Kiki L’Italien, Amplified Growth, Scott Oser, Scott Oser Associates; Lowell Aplebaum, Next Connextion; Bennett Napier, CAE, Partners in Association Management; Thad Lurie, CAE, CIP, MSEd VP Operations and Chief Information Officer, EDUCAUSE
This invigorating panel will guide you through the silent changes impacting associations. These changes include such areas as succession planning, association management, new marketing and selling strategies, the true relevance of social media, and the future roles of board leadership and volunteerism. This deep dive panel will guide and navigate your association to not just prepare for the storm but to be ahead of it.
CSAE Prepares Associations for Disruption
Kiki L’Italien (@kikilitalien) kicked off this seminar on dealing with disruption by listing noise as a key disruptor. It’s no longer enough to depend on a single platform or message to penetrate noise; only providing truly unique value will penetrate noise.
Bennett Napier (@BennettNapier) discussed the need for solid succession planning.
Scott Oser (@scottoser) identified the tremendous number of marketing choices and tools as a disruption because they can distract you from the most impactful course.
Lowell Apelbaum (@Lowellmatthew) cited short-term perspective as a key disrupter: long-term planning is more important than ever.
Thad Lurie (@ThadLurie) blamed a failure to keep up with technology as a major disruptive influence. Amazon’s technology budget is $14.2 Billion, which explains why everyone else’s website often fails to perform as well as Amazon.com.
Adrienne asked the panel what the role of data is in the midst of disruption.
Thad said that the first step to using data to improve revenue is to look at where you are currently using data. It’s vital to be, perhaps not a data-driven association (because there are other important drivers besides simply data), but a “data-guided” association. Scott echoed this and added that every piece of data collected needs to have a purpose. He mentioned how grocery stores collected purchase data for years but are only now beginning to utilize it effectively.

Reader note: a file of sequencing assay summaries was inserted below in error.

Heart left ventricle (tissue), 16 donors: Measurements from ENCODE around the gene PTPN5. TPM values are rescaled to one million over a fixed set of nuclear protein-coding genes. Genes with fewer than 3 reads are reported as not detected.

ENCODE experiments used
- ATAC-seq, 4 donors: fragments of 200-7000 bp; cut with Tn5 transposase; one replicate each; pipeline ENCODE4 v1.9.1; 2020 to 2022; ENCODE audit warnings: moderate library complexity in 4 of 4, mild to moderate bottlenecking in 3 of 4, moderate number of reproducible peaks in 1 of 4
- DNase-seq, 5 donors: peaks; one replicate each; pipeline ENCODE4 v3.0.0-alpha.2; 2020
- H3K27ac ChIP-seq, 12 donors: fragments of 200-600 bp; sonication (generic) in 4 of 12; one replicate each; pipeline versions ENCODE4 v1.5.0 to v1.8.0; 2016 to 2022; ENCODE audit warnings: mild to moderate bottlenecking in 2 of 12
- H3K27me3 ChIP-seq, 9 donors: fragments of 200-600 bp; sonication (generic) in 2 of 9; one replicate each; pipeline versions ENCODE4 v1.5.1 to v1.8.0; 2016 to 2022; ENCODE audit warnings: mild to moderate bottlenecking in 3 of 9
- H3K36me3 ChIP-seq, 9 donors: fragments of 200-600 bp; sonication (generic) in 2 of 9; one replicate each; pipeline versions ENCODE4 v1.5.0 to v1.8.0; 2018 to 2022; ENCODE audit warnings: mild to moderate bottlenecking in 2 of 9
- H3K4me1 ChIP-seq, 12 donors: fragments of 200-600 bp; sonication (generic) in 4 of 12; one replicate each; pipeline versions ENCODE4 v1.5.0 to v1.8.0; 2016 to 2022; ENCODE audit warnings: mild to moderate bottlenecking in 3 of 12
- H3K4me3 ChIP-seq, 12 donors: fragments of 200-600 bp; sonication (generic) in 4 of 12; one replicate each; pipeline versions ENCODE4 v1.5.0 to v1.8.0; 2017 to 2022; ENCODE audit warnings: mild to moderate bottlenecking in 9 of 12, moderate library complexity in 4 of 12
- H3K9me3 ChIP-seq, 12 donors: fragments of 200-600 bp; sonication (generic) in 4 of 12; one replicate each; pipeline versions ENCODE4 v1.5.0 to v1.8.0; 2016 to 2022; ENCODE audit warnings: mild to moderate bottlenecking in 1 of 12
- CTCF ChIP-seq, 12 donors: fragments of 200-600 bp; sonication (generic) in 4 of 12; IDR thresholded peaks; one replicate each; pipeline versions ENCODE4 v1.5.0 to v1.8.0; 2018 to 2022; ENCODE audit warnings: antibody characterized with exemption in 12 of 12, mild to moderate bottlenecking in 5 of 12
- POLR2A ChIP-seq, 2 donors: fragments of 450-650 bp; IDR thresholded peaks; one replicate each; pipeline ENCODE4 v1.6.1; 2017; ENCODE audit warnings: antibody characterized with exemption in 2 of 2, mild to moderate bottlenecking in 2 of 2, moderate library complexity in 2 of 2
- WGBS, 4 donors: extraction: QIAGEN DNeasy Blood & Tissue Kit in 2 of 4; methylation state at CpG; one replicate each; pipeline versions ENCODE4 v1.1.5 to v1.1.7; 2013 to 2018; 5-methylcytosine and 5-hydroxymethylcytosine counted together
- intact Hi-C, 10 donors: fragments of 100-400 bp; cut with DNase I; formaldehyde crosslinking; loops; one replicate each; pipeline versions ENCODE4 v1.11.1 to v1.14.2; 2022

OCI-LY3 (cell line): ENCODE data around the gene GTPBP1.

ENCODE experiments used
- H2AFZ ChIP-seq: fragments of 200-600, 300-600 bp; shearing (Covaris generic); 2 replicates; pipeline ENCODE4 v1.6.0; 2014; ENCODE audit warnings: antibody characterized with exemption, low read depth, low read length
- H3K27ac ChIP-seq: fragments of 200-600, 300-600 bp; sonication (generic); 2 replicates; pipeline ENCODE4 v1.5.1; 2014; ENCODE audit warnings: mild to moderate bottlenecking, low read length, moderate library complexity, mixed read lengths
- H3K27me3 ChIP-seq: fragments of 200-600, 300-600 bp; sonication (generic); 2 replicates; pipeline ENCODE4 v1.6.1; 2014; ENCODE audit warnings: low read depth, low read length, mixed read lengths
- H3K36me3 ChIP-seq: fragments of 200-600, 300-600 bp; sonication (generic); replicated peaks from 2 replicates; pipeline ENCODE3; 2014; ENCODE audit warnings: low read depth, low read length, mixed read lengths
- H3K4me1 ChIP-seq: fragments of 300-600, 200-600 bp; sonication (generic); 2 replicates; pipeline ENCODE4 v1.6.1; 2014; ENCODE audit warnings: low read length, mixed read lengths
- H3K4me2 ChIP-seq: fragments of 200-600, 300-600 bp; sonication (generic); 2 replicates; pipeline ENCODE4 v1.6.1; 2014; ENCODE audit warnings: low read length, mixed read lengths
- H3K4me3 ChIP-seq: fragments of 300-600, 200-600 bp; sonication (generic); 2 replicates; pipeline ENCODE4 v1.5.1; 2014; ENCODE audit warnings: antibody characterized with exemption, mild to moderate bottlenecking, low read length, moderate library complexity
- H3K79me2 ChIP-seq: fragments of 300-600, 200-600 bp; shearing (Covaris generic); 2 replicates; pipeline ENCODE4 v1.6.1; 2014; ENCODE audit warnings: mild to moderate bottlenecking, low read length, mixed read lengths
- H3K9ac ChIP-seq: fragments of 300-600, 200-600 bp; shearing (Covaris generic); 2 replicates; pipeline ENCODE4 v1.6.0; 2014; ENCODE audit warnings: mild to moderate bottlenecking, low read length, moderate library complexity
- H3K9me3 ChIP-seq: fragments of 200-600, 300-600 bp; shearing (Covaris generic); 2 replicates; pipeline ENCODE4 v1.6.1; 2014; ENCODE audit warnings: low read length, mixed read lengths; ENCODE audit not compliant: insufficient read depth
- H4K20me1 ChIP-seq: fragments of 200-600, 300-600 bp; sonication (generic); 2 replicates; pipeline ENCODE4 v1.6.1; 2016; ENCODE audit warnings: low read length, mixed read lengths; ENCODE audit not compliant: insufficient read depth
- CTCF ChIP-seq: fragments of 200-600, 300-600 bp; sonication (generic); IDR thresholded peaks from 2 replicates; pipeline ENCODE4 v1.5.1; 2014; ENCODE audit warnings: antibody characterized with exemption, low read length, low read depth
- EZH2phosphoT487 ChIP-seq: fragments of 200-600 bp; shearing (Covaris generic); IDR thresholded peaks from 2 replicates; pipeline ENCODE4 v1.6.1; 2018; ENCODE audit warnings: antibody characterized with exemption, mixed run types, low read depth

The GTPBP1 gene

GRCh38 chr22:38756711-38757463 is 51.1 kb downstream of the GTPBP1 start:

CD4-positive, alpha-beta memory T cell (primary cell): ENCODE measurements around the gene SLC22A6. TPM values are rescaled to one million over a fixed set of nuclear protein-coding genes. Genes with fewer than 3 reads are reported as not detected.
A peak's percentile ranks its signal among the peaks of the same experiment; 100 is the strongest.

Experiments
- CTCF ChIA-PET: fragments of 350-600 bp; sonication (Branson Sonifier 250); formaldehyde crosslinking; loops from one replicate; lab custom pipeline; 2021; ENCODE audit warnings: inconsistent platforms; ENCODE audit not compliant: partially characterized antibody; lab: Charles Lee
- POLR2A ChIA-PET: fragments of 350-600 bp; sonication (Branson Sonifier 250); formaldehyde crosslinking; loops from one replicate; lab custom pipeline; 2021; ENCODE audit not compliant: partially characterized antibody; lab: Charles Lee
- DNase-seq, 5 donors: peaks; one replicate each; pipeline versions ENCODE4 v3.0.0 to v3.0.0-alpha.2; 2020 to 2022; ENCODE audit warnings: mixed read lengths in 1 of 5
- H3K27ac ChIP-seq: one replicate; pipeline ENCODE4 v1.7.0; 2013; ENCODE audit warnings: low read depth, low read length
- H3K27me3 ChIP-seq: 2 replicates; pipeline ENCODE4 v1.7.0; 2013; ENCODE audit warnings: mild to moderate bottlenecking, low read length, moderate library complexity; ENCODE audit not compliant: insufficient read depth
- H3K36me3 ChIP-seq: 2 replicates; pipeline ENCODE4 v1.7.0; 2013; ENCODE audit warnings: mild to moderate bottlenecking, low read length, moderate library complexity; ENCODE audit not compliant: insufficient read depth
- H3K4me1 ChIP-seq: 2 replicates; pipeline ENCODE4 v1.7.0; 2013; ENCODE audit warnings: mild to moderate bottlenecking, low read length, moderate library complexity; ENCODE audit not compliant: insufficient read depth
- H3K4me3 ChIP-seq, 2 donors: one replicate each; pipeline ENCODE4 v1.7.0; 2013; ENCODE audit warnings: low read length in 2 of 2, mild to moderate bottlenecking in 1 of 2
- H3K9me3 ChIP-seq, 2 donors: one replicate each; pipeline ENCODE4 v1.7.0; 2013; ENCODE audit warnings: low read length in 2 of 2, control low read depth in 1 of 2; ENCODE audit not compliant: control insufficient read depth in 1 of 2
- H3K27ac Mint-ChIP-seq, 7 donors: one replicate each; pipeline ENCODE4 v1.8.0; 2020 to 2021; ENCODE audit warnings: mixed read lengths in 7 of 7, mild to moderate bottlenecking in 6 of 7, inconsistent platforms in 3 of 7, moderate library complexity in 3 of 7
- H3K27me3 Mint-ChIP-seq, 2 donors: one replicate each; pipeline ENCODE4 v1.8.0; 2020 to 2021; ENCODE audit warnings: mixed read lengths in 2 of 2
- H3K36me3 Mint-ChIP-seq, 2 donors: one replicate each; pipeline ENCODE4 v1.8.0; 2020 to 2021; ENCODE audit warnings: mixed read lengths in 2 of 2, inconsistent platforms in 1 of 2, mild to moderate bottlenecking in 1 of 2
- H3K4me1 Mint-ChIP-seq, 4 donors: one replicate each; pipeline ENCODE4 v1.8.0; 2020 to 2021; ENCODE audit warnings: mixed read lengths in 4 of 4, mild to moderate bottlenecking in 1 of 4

Adrienne asked if five-year strategic plans are still relevant given the amount of disruption and the speed of change.
Lowell noted that the number of years varies by industry. Perhaps three years would work for most, but utilize a mission and vision in every strategic discussion.
Adrienne asked if the tendency of younger professionals to resist joining organizations is a disruptive element, but Scott responded that he feels that that apparent “tendency” is largely a myth. As information grows, people are becoming more strategic about where to invest their efforts instead of joining a group simply out of tradition. He pointed out that National Geographic Magazine collections are continually given away for free because too many people were collecting them. Society no longer follows as many traditions without considering the costs, opportunity and otherwise. The response to this seeming trend is to provide stronger value propositions to younger prospects and, indeed, all prospects.
Kiki suggested that a key factor in becoming more relevant is to take time to consider your organization’s value and push to ask better questions. We must resist the temptation to focus only on the short-term tasks at hand. That agreed that we can’t say we want to be innovative but only punt the ball with studies and focus groups. We must think like predators, not like prey.
Lowell added that being innovative means not just asking the right questions and thinking like predators, but to help amplify users’ positive experiences in an error when self-promotion is received very skeptically. Bennett said that a key to all of this is controlling the narrative by defining what your brand is in this new world and knowing that while you can’t control everything, where is the line in the sand circumscribing the elements of your message you must defend.
Adrienne asked what association leaders need to think about given these trends. Thad emphasized the need for data security as hackers run crawlers against sites looking for specific software vulnerabilities and not at all evaluating the value of the content, its interest level or the revenue of the organization. Lowell discussed the importance of continuing user testing after the launch of the redesign or the Association Management System instead of ceasing testing at launch.
Thad compared a software rollout to a pregnancy: 10 months of increasing discomfort followed by strong directive to “get it out” on what is called the Delivery Date, pointing out that this whole process is no longer half dependent on the quality of the code base and half dependent on the quality of the governance, but now 80% reliant on the latter.
Scott described positive disruptions that associations can use, like highly segmented advertising that is much more cost-effective than direct mail or email or other traditional forms and marketing automation that increase your reach and impact. Lowell talked about the importance of tracking metrics leading to engagement. Kiki added that leveraging the engagement of micro-influencers is too often overlooked: “People are too obsessed with social-media timing. The best time to get out a tweet doesn’t matter if you’re message isn’t any good!”
Thad said to put all excellent producers (in your face-to-face conferences or on social media) of content relevant to your audience together with your consumers in order to be engaged drivers of the discussion, wherever it goes.